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The Carletonian

The Carletonian

COVID, depression, despair and… comics? How creativity helped me through my first year of college

It is a sad day when “these are difficult times” becomes a cliché, but… these are difficult times, especially for college students. 

Active Minds, an organization devoted to the mental health of college students, conducted a study and concluded that during COVID: 

  • 20 percent of college students reported that their mental health worsened
  • 40 percent had trouble focusing in class and on their work
  • 74 percent of students were challenged in maintaining a routine

As a first-year at Carleton, I read this study and wondered what kind of arc my own mental health took during COVID. Through journal entries, I was able to gain some insight. 

Here are some excerpts from my journal that year, with illustrations. I was lucky enough to be on campus, and you will see me clinging to new friends, shreds of a routine and the cartoons that I would submit to the Carletonian every week. 

This is my real-life account of college during a difficult year, and this is how art and humor—namely cartoons, comics and literary magazines—helped me get through it.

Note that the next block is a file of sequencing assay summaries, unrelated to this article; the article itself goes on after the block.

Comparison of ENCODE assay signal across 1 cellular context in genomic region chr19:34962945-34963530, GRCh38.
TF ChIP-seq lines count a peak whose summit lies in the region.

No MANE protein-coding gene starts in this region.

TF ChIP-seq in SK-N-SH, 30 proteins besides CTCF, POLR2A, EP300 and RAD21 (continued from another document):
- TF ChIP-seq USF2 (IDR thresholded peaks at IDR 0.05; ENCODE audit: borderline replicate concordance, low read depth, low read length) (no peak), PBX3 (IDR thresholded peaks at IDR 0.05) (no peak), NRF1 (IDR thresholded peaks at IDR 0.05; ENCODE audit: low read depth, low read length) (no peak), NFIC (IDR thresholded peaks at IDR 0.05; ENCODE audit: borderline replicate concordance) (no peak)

First night at college. Dad and Mom cried at the drop-off. I couldn’t. I was physically shaking from adrenaline. They drove away, and I walked to Room 128, which is where I live now, I guess. 

It took me 4 hours to set everything up all by myself—the lights, sheets, posters, desk, clothes. No one was allowed to help me for pandemic reasons. I didn’t meet anyone during those four hours, except for my RAs, and the lady who stuck a Q-tip up my nostrils for COVID testing. I didn’t really know what to do—how to meet people safely, that is. So I walked to the dorm lounge and there were a bunch of first years there playing ping pong. I talked to some of them, and they were great. They weren’t very good at ping pong, though. 

It’s funny, I thought I’d miss home more than I do. I guess I’m more prepared than I thought. 


Classes have started, and I’m finding that each week follows a (Mon + Tues) + (Wed + Thurs) = (Fri + Sat + Sun) formula.